I did a short post while everyone was out enjoying their Labor Day weekend that I want to briefly revisit. The topic was the growth of bad jobs in the current recovery.

As many people have noted, a disproportionate share of the jobs being created in this upturn are in low-paying sectors like restaurants and retail trade. This means that even the people who are able to find work in the current labor market conditions are unlikely to get a job that will provide enough income to support a family.

This is clearly bad news for large segments of the workforce. The question is why are we seeing so many bad jobs?

On the one hand we have the technology story which tells us the economy has changed. The jobs that used to provide a decent standard of living for the middle class are disappearing. In our brave new world of robots and computers the economy creates some number of very good jobs for the people with the right skills and it creates bad jobs for everyone else.

The other line of reasoning is that it is not technology that has changed, rather it is people's desperation that is forcing them to take bad jobs that they would not have considered otherwise. In this view the bad jobs were always there, but most people had better alternatives so they didn't take them. What's changed from the period when we didn't see so many bad jobs is that we have a much weaker labor market. The weakness of the labor market is the key factor in this story.

Note that these two stories have very different policy implications. In the first story, we want to train more of the losers to get the skills they need to become winners. For the ones who are too old or just can't hack computer technology, well maybe we can dig up some spare change to keep them fed and housed, but you know, life is tough.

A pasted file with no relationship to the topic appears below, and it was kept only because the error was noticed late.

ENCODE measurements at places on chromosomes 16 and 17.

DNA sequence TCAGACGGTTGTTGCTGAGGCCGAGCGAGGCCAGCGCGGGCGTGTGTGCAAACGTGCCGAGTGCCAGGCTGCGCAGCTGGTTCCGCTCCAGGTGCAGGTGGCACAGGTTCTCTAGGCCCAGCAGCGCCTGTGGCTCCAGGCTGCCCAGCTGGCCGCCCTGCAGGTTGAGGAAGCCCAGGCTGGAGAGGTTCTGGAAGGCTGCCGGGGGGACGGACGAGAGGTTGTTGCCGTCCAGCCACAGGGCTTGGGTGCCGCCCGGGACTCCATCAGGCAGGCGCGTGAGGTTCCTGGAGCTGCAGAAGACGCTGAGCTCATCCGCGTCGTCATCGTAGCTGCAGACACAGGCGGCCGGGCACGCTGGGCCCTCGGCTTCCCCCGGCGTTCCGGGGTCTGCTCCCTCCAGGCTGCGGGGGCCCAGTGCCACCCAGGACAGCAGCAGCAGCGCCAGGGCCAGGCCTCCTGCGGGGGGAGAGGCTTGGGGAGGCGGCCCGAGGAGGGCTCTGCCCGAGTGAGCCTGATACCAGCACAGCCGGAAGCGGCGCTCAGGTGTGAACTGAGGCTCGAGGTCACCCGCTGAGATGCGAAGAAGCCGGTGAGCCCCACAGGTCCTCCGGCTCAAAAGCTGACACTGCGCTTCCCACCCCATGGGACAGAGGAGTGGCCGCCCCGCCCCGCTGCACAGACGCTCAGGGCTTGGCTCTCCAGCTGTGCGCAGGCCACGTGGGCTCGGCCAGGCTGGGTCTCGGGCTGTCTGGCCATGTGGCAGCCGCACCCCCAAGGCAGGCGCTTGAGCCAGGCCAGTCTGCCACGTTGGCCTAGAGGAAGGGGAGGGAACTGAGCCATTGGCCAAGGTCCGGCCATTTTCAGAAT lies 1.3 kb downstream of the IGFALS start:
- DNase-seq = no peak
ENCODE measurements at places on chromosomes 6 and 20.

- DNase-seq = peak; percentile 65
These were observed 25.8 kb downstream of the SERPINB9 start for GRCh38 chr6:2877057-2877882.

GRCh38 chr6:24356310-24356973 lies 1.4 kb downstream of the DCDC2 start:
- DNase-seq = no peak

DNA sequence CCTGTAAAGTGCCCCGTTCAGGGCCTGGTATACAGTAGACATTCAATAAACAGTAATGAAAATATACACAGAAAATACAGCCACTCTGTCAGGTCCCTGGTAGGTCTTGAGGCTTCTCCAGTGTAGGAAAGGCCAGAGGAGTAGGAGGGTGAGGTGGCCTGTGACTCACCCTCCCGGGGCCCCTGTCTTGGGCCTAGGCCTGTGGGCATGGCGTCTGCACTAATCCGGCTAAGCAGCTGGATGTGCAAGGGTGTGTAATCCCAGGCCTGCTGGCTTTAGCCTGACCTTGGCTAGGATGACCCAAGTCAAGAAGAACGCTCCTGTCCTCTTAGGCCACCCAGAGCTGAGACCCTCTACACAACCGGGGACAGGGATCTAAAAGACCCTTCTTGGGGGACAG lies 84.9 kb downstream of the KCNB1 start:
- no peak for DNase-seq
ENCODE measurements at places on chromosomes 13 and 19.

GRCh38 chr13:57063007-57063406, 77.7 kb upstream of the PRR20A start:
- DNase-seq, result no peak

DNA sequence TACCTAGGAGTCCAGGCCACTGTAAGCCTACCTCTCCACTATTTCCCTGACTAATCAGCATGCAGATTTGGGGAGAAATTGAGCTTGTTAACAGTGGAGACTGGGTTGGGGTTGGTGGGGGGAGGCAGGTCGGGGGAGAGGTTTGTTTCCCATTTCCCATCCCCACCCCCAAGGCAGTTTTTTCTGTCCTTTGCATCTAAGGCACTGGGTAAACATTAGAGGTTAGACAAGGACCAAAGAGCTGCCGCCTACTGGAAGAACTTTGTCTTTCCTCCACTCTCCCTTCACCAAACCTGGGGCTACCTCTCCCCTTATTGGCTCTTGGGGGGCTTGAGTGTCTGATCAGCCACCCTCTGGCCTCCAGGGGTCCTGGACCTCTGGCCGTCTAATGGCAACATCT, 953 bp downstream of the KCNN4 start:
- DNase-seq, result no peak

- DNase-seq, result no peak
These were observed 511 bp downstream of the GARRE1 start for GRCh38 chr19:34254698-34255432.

In the weak labor market story the key is to boost demand. This can be done through government spending, reducing the trade deficit, or by redistributing work through work sharing. If the labor market tightens then people will be able to get better jobs. In fact, if the labor market tightens enough even the bad jobs will become better jobs. In a tight labor market, employers will pay people much more to work in fast food restaurants or as retail clerks.

I decided to use a very simple test to distinguish between these two stories. I looked at the change in the share of hotel and restaurant employment by state, compared with the state's current unemployment rate. The latter being a good measure of the strength of the labor market.

If the technology story is right, then there should be no relationship between the growth in the restaurant share of employment and the unemployment rate. If anything, we might expect a negative relationship with states that are moving more rapidly into the brave new economy with high restaurant employment also seeing the most job growth, and therefore lower unemployment.

On the other hand, the weak labor market story predicts that a higher unemployment rate would be associated with a larger increase in the restaurant share of employment. This is simply the story that high unemployment rates will make workers more desperate and force them to take bad jobs.

It turned out that the test supported the weak labor market story.


It showed a strong positive relationship between the growth in the share of restaurants employment and the unemployment rate. (The coefficient of the unemployment rate variable was 0.0013 with a t-statistic of 4.65, which is significant at the 1 percent level.) This fact is hard to reconcile with the changing technology story.

This is a very simple test and is far from conclusive, but it suggests that the problem of low paying jobs is simply one of a weak labor market, not a grand shift in technology. While it's always a good idea to encourage people to develop more skills and get a better education, this is not a solution to the underlying problem. We have to get the economy moving so that we will again be close to full employment.